There is another important principle connected with the cross of Christ, that secures its sanctifying tendency. It relates to the characters themselves who enjoy the blessings of that salvation which the cross purchases. They are not all men indiscriminately. They are not the unrighteous, but the righteous; they are not the impure and unholy, but the "pure in heart." They are those who are born of God; who hate and forsake sin; who hunger and thirst after righteousness; who love God, and keep his commandments; who, in one word, believe in Christ, and "live by the faith of the Son of God, who loved them and gave himself for them." The Son of God was not obedient unto death, for the purpose of saving those who reject him. Save that a double condemnation awaits them for having rejected this great salvation, all such people sustain the same relation to the penalty of the Divine law which they would have sustained, had the Savior never died. Were God to save them, he would exhibit himself to the world as the rewarder of iniquity, and by thus denying himself, would blot out the glory of his kingdom. "Without holiness, no man shall see the Lord." Fearfully gloomy does the last dispensation of truth and mercy which the world will ever know, represent the prospects of the incorrigibly wicked. It is not within the compass of God’s largest compassions—it belongs not to his rightful prerogative—it is not within the range either of a moral or natural possibility, that such people should be saved. Not until men receive the gospel, have they the least warrant to its pardon or its hopes. This single fact shows us, in the first place, the absurdity of the objection, that the cross of Christ makes any concessions to the ungodly, or in the smallest degree connives at their wickedness. Most certainly, no encouragement to sin is found in that method of mercy which leaves the incorrigible sinner under condemnation, tells him that he is without God and without hope, and thunders in his ear, "He that believes not shall be damned." And it shows, in the next place, that no sooner does the grace of God in Jesus Christ manifest itself to the soul, enabling it to believe in the Savior, than the sinful character of man is changed. For what is the faith that thus receives Christ Jesus the Lord? What is that moral state of mind, in the exercise of which men humble themselves before God, confess and feel that they are justly condemned, renounce their own righteousness, cast themselves into the arms of boundless mercy, and confide in the mighty Savior? How does the soul arrive at this conclusion, and what are the predominant affections that lead to it? It is not naturally in a posture to receive the truth of the cross, but revolts from it, and turns with eagerness to other foundations of confidence. There is no true answer to this question but that which has just been given, and that is, that his sinful character is changed. The believer is not what he once was, "dead in trespasses and sins." He is a changed man—changed by the mighty power of God—or he would not be a believer in Jesus. "As many as received him, to them gave he power to become the sons of God, even to those who believe on his name; which were born, not of blood, nor of the will of the flesh, nor of the will of man, but of God." Their faith is no cold speculation, nor is it the offspring of wild enthusiasm; nor is it any evanescent feeling or fancy. It is not the growth of this low world, but something purely of celestial origin. It is not wrought in the soul by its own inherent powers and faculties, but, like the love of God, is shed abroad in it by the Holy Spirit. It is the act of the creature, only because it is "the gift of God." It does not first ascend from man to God, but first descends from God to man. It is the effect of that new creation, transforming the soul that was before dead in sin. With such a state of mind, entirely changed in regard to God and all Divine objects, old things done away and all things having become new, men receive Jesus Christ. And who does not see that, in doing this, from such a state of moral feeling, they welcome the entire dominion of the Savior over their hearts and life? This, indeed, is one of the necessary actings of true faith. Not more certainly does it look to Jesus as the great Teacher, submitting the understanding to the light of his truth—not more certainly does it look to him as the great High-priest, through whose sacrifice there is pardon and life—than it looks to him as the great King and Lawgiver, cheerfully submitting to his laws and government. In the same measure, therefore, in which a man possesses the faith of the gospel, does he delight to do the will of God, and his law is within his heart. His commandments are no longer grievous, nor is it any longer a hardship to him to live, not unto himself, but to Him who died for him, and rose again. With all his imperfections, his holiness is genuine and real. He desires to be holy, as God is holy, and strives to walk worthy of his high calling, as one of his chosen and adopted children. He is imbued with the spirit of the gospel, and is baptized with the love of his Divine Master. His spirit is directly opposite to the love of sinning. He just begins to realize some relief from the bondage of his sins, and to rejoice in the truth, that the Savior in whom he confides gave Himself for his people, that he might redeem them "from all iniquity, and purify unto himself a peculiar people, zealous of good works." He cannot sin as he once did, because he is born of God. Such is the reasoning of the apostle when asserting the holiness of the cross—"What shall we say, then? Shall we continue in sin, that grace may abound? God forbid! How shall we, that are dead to sin, live any longer therein?" All the influences of the cross, therefore, are holy influences. It is by their union and communion with Him who was crucified, that the views of believers become elevated, their affections spiritual, their motives pure, their courage invigorated, and their victory over sin ultimately sure. "If a man abide not in me, he is cast forth as a branch, and is withered." True holiness flourishes only around the cross. It is because Jesus died, that his followers die unto sin; and it is because he lives, that they live unto God. The faith by which the salvation of the cross is received, is but another name for holiness, and the believer but another name for one who, although he has but begun his spiritual career, and will often halt on his way, yet perseveres in his path, and, like the rising light, sometimes eclipsed by passing clouds, and sometimes even obscured by the blacker tempest, shines "more and more unto the perfect day."
There is also another principle in the method of mercy by the cross which secures its hallowed tendencies. While it is true that he who is once justified is always justified, and that no sins can vitiate his title to eternal life, such is the nature of the gospel, that no believer can have a comfortable sense of his acceptance, who loses for a time his love of God and holiness, and falls into sin. The promises of God in Jesus Christ have secured to every true Christian the ultimate blessings of a justified state; but they have nowhere secured to him the constant exercise of his faith, and the consequent evidence that he is among the justified. He may lose the manifestations of the Divine love, and all that inward sense of his adoption into the Divine family, that are necessary to a comfortable hope that he has a part with God’s chosen. Christians who give way to the spirit of the world; who yield to temptation, falter in their course, and sin against God by falling from their steadfastness, must pay the forfeiture of their backsliding, by the loss of all comfortable intimations of pardon. They do sin, they may sin, and yet be Christians; though they can never become dead in sin, as they once were. Those there have been, who have sinned fearfully after they have become Christians, and whose wickedness has been the more aggravated, both in the sight of God and man, because they committed it. But they themselves, at such seasons, cannot have evidence that they are good men. They cannot feel that they "have passed from death unto life," while the law of mind brings them into captivity to the law of sin. They cannot have unclouded views of their interest in Christ, so long as they walk after the fashion of this world. They cannot say under the manifestations of his love, "My beloved is mine, and I am his," when they are impure, like David; false and profane, like Peter; intemperate, like the disciples of Corinth; lukewarm, like Laodicea; like the church of Ephesus, have forsaken their first love; or, like not a few in every age, do not "walk honestly toward those who are without." They are strangers then to the sweetness of the promise, and have "received the spirit of bondage again to fear." They may contemplate Christ "as revealed in the word, but cannot find Christ revealed in the heart." Their hopes are joyless, and seem to them as refuges of lies. The dew of heaven no longer rests upon their branch. The candle of the Lord no longer shines upon their head, and God their Maker no longer gives them songs in the night. They forsake the fellowship of the Lord’s people, keep at a distance from the table of his grace, and instead of following the footsteps of the flock and lying down in green pastures, and beside the still waters, they are like sheep without a shepherd, and wandering upon the mountains in the cloudy and dark day. And a most merciful dispensation is this, that "a settled peace and a guilty conscience cannot dwell together in the same bosom." And it deserves particular remark, that God has so thrown this protection around the claims of holiness, that no Christian can tell how few or how small the sins that may grieve the Spirit of grace from his bosom; and no subtlety or research can describe with precision the sin that may not quench the light of all his hopes. And what is this, but the solemn and affecting admonition, "The Lord knows those who are his," and "Let every one that names the name of Christ, depart from iniquity?" When the believer, therefore, deliberately allows himself in sin—in any sin—he need not be disappointed if he find it a difficult problem to decide, whether he be a believer. He must pause in solicitude and apprehension. It becomes more and more a question of deep import, whether he has anything more than "a name that he lives." And if he come to the conclusion that he is a deceived man; if he be even driven to despair, and, through despair, to renewed self-abasement and godly sorrow; and through deep repentance once more to hear the voice of heavenly mercy; he may thank his Heavenly Father, whose paternal eye and heart have been upon him in all his wanderings, that he has visited his iniquity with the rod, and his transgression with stripes; but his loving-kindness has not taken from him, nor suffered his faithfulness to fail. He may adore the reclaiming power of that cross that has put its seal to the promise, Though a just man falls seven times, he shall rise again. Nor are there wanting facts that are in keeping with all the preceding principles. Where do we look for the holiest men and the most devout worshipers of God? Is it where Christ is disowned and rejected, or where he is believed and honored, and the attractions of his cross are felt? Let the experience of the Christian world give the answer. Where does penitence weep, but at the cross? Where is the flesh humbled and pride debased, but at the cross? Where, if not at the cross, does unwearied diligence in well doing find its impulse and encouragement? Where else does the sinner hold communion with God? Where is Christian vigilance unsleeping, if not at the cross? Where does faith work by love, or hope purify, or holy fear alarm, or holy promise comfort, or the meekness of wisdom rectify the inequalities of the natural temperament, but at the cross? What, but the balmy atmosphere of the cross, seasons the conversation, so "that it ministers grace to them that hear it?" What consecrates time, talent, and property, and influence to their true ends, but the love of Christ? Where else are the lessons of patience and resignation, and forgiveness of enemies, and of every social virtue? And where else is the struggling believer, looking back on the past, and in near view of the future, ever heard to say, "I have fought a good fight, I have finished my course," except when lying at the foot of the cross? Obliterate all the holiness in our world that is the sole effect of the cross, and how much, do you think, would there be left? Where would the multitude of witnesses to the power of vital godliness be found, if you seek them not among believers in the cross? Where would you look for the history of vital piety in the past ages of the world, if not in the very history of that religion of which the cross of Christ is the substance and expression? Nowhere. These things cannot be found, except as they are connected with the cross. Mark the effects of preaching Christ and him crucified, with those produced by the philosophy of the schools, by the Pelagianism and Arianism of the fourth and fifth centuries, by the modern preachers of Germany and Switzerland, by the cold and heartless morality which freezes on the lips of the Unitarian ministry in our own land, and it will be no difficult matter to see which is the better adapted to promote the "holiness, without which no man shall see the Lord." The cross collects all the moral considerations in the universe, and gives them all their force and tenderness. It is the voice of the Creator uttered in more attractive emphasis than creation speaks. It is the Lawgiver, uttering the appeal, "If you love me, keep my commandments." It is the voice of the soul, telling its value by the price of its redemption. It is the Supreme Good, throwing a dark shadow over the kingdoms of this world, and all the glory of them. It is a tranquil conscience, grace to help in the time of need, exceeding great and precious promises, victory over every foe, triumph over death and the grave, and a heaven of holiness where Jesus dwells. There is no name given under heaven, which lips of incorrigible wickedness may pronounce with less impunity than the name of Jesus; and no thought more absolutely withering, even to the secret purpose of sinning, than the thought of the cross.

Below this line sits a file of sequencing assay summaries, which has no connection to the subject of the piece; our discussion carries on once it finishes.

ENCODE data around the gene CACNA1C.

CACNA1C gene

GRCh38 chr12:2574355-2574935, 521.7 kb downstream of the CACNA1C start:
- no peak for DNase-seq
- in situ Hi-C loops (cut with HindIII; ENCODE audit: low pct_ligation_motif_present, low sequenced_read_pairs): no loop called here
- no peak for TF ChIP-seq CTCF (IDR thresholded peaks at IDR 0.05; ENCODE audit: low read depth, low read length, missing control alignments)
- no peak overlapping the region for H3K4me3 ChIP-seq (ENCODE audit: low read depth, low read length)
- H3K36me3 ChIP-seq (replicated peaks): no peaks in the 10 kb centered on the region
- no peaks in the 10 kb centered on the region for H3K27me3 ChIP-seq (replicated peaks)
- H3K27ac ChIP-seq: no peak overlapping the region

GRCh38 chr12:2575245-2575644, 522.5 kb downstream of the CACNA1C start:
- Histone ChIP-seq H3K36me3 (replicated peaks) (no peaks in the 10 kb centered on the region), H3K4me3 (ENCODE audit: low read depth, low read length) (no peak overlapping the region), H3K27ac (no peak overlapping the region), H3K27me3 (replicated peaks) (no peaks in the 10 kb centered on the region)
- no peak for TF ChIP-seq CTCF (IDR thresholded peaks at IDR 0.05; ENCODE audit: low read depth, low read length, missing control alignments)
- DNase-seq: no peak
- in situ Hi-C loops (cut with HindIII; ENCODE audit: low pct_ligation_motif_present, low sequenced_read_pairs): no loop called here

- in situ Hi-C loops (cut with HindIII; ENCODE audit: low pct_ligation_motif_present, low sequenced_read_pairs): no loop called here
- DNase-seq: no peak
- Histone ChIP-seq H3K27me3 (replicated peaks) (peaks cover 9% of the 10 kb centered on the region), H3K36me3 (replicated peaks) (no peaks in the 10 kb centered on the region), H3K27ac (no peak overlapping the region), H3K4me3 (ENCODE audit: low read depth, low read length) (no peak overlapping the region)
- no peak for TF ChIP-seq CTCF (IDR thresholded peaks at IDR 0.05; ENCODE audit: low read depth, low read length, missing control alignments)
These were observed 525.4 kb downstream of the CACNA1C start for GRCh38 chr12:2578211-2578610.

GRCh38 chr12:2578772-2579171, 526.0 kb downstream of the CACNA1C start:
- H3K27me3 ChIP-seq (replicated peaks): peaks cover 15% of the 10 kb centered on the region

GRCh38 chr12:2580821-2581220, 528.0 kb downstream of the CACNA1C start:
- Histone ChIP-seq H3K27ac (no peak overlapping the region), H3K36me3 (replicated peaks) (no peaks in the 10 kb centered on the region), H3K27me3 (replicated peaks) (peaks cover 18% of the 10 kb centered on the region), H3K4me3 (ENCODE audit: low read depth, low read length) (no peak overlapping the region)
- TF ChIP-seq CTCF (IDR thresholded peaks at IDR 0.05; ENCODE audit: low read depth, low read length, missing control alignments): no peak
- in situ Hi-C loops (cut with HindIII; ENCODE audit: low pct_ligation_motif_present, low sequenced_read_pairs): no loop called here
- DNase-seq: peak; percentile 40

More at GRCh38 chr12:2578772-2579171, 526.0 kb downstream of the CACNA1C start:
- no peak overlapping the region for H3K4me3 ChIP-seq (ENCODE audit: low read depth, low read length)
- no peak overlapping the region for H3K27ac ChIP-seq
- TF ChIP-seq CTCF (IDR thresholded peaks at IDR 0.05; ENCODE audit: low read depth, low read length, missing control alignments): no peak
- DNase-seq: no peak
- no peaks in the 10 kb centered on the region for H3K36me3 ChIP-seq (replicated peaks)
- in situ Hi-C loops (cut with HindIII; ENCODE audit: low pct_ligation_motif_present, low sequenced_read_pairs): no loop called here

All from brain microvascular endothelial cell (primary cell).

I know that no man is perfectly sanctified in this life, and have looked with no small concern on some modern fanatics who profess to obtain sinless perfection. It implies no palliation for sin, that we are constrained to confess that such is its power over the best of men that it is felt and seen in their character and conduct to the end of life. If any imagine it is otherwise with themselves, and find not occasion for constant conflict and struggles, it is because they are either unacquainted with themselves, or their standard of holiness is very low. This disordered world, staggering under the curse of God, was not transformed from its primitive beauty and loveliness to be the habitation of angels. These frail bodies, subject to pain, disease, infirmity, and death, were not made to be the abode of pure and perfect spirits. As the hour draws near when sin almost ceases to oppress, and the adversary to ensnare, it is a strong indication that the earthly house of this tabernacle is about to be taken down, and this low earth to be exchanged for the new heavens and the new earth, wherein dwells righteousness. But though doomed to the struggle, the Christian is sure of the ultimate victory. Let it be your aim, your effort, and your prayer, to look continually toward the crown. Let your very sorrows and griefs be indications of a holy mind; and when you hang your harps upon the willows, let it be because you feel your distance from God, and have sinned against him you most love.
I may be addressing some who have no holiness. We have no other gospel to proclaim to the men of the world, than that proclaimed to the people of God. It is, "Jesus Christ made of God to your sanctification," as well as pardon. You will never know what holiness is until you have felt the power of grace in Jesus Christ. The cross is not the less the refuge of the polluted than the condemned. It is the only way to holiness. If you would be holy, you must begin with receiving Jesus Christ. Wanderer from the paths of rectitude and peace! he would lead you back. Slave of sin! he would sincerely break your chains and set you free. "There is no peace, says my God, to the wicked." There is no employment, no joy, no society, no place in heaven, for an unholy man. Heaven would be no heaven to the man whom the cross has not made holy.